“What’s the harm?” is a question that’s often asked in relation to fringe beliefs. Who cares if I believe in Bigfoot or energy healing? The answer becomes a bit more obvious when you’re talking about conspiracy theories, especially when they send innocent people to jail or prompt angry social groups to commit sedition.
Of course in the world of James Tynion IV and Martin Simmonds’ smash hit comic, The Department of Truth, believing in conspiracy theories ends up being harmful to everyone. Issue #3 deals with maybe the most personally destructive area of conspiracy belief, that school shootings are “false flag attacks” perpetrated by the government to gin up support for stricter gun control laws.
“It seems gratuitously cruel, doesn’t it?” says Bob Blaskiewicz, conspiracy researcher and assistant professor of critical thinking at Stockton University. “They don’t need to exist.”
And yet, just like the obvious analogue on the first page of Department of Truth #3, radio host Alex Jones and his ilk have purveyed the bizarre and monstrous idea that there were are no victims of the Sandy Hook school shooting in Newtown, Connecticut, or in any others. Those scenes, they say, were cast with professional “crisis actors,” and the parents, who in reality are trying to process the worst thing that can ever happen to a person, are instead just paid to perpetuate the lie.
Conspiracy theories are often “a way for disenfranchised populations, people out of power, to explain their situation,” Blaskiewicz says. As with those connected to the 9/11 terrorist attacks, they can make sense of how a seemingly random act, perpetrated by seemingly ordinary people, can cause so much destruction. But how hard is it to accept, in the case of school shootings, that one hateful or mentally ill person could walk into a building with a gun?
“This is an especially political one,” Blaskiewicz says. “It comes down to the Second Amendment, and the argument about the role of weapons in society.” Starting with executive vice president Wayne LaPierre in the ’90s, Blaskiewicz suggests that the National Rifle Association began pushing the idea that the government was coming to take your guns away, a belief that’s persisted through the 21st century. This is despite the fact that many gun-owner protections were actually strengthened before and even after the Sandy Hook shooting.
“They’ve already identified the bad guy, no matter what happens,” Blaskiewicz says, adding that he saw online posts at the time of the Sandy Hook shooting, from regular conspiracy theorists, saying they needed to “jump start the counter narrative before the official story comes down.” If you already believe those in power are Satan-worshiping, blood-drinking pedophiles, a fantasy that’s been building until the modern QAnon cult crystallized it, it’s only natural to think they’d kill a few extra kids here and there to maintain power.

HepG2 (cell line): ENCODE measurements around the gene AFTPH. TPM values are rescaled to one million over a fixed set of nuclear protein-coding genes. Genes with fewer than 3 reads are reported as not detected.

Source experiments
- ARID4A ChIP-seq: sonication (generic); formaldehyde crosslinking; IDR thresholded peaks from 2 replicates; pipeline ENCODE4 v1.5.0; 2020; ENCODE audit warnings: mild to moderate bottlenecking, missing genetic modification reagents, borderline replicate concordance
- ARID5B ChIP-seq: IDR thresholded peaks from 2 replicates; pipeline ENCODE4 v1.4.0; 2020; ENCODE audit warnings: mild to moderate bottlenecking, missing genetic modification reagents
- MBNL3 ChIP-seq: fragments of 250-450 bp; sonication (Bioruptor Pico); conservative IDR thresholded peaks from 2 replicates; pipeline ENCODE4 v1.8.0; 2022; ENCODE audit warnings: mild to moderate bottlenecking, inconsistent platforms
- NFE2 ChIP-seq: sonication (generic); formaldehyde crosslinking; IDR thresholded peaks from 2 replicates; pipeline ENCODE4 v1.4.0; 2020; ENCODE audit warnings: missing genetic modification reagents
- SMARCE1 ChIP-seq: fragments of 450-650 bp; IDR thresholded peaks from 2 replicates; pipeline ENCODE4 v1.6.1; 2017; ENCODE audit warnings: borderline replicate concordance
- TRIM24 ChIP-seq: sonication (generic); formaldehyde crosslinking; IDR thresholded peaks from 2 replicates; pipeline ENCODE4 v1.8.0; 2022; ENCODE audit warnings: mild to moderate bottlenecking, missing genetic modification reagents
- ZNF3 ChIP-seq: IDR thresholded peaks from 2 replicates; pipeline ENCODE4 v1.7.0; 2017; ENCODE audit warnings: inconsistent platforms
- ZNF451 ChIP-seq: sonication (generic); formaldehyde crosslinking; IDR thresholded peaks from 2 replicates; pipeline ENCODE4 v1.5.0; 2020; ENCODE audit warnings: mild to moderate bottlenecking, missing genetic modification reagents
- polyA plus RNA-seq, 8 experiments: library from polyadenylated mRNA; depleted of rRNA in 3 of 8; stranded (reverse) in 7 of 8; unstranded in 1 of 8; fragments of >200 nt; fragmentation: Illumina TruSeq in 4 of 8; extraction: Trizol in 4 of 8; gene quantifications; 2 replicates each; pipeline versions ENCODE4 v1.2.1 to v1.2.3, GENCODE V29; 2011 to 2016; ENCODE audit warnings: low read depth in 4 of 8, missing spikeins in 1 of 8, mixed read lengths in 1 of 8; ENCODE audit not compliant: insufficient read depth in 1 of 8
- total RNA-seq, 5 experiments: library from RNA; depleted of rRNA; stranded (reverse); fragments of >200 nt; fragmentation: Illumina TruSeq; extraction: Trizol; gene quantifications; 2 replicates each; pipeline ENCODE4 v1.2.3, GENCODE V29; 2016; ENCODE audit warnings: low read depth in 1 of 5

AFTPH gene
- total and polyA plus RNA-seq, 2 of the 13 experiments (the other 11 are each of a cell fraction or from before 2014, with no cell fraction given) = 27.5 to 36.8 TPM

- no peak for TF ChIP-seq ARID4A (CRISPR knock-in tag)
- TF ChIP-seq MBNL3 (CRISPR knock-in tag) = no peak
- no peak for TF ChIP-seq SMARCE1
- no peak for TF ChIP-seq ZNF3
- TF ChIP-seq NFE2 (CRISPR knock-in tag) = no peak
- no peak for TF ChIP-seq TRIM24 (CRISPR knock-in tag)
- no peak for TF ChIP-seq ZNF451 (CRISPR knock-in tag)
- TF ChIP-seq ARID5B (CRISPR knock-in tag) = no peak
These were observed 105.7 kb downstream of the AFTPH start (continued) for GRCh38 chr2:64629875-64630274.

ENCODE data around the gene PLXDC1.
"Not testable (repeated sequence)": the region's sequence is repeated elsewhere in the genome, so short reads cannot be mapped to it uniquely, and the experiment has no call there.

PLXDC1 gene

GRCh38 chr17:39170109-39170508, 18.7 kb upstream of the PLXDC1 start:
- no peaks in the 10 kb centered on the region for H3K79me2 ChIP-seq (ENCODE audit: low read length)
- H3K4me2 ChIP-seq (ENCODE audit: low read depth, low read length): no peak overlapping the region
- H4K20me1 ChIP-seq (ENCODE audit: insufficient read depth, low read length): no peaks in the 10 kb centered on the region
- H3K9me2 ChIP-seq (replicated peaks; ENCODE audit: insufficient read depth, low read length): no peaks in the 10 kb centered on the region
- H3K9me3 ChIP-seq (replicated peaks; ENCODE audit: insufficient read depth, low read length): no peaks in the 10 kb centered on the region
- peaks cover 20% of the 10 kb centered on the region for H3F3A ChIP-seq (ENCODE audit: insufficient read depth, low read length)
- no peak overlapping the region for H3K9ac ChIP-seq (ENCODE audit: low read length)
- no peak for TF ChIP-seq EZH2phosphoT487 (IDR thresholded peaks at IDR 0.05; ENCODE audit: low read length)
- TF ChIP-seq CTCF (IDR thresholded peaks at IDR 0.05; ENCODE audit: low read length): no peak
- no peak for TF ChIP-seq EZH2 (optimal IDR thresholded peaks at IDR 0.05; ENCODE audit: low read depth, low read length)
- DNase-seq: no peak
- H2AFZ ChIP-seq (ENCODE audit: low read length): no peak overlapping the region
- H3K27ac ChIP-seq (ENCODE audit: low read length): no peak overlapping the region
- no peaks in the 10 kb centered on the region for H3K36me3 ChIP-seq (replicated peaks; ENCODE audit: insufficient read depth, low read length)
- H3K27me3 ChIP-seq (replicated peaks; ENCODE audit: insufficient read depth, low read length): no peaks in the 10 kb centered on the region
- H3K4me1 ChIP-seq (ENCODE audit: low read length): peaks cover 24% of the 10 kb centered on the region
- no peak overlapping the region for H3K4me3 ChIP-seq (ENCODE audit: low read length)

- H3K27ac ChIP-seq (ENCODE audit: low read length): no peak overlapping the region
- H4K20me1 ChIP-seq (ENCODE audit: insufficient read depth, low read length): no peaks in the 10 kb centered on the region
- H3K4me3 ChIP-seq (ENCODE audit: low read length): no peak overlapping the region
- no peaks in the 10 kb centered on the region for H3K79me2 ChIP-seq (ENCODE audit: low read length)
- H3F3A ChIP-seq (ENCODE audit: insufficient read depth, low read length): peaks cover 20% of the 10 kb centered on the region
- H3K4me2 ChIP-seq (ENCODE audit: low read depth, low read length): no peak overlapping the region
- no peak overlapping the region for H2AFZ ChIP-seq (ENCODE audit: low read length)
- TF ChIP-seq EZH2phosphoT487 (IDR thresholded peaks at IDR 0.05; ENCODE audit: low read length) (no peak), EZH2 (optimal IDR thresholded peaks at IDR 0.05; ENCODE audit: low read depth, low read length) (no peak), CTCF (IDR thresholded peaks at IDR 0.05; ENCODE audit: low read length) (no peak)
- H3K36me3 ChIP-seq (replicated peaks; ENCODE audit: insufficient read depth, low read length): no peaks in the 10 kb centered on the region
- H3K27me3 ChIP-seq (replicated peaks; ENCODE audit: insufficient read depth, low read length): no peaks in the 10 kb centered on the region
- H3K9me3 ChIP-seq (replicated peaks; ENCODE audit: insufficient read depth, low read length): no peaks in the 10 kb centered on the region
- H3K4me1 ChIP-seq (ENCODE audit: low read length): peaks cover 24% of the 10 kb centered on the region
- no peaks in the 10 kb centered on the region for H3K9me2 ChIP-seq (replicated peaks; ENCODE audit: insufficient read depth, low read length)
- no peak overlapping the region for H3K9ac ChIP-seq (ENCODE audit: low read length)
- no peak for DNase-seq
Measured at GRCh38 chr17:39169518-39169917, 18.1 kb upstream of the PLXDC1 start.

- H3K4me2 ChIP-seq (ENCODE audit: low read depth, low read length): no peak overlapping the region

And when your “enemy” is perceived as being so repulsive, so depraved, you’ll do anything to stop them. Including unending harassment of the victims’ parents. Jones focused on Lenny Pozner so much, reading his name and his dead son’s name over and over to his followers, that Pozner had to change his address several times, and a fan of Jones was sent to prison for sending threatening messages to Pozner. Pozner and other parents took Jones to court, where he claimed to have a “psychosis,” and finally admitted that the shooting was not orchestrated (other defamation suits against Jones are ongoing).
We see the same thing happen in Department of Truth #3, and in the real world, such abhorrent behavior can even be extended to the victims themselves. Several weeks ago, footage of Georgia’s “QAnon Congresswoman” Marjorie Taylor Greene surfaced, in which she stalks Parkland, Florida, school shooting survivor David Hogg, claiming his activism is funded by George Soros, among other falsehoods.
“It serves to victimize victims,” Blaskiewicz says, “and it’s inexcusable.”
Every February, to help celebrate Darwin Day, the Science section of AIPT cranks up the critical thinking for SKEPTICISM MONTH! Skepticism is an approach to evaluating claims that emphasizes evidence and applies the tools of science. Every day this month we’ll be highlighting skepticism in pop culture and skepticism of pop culture.
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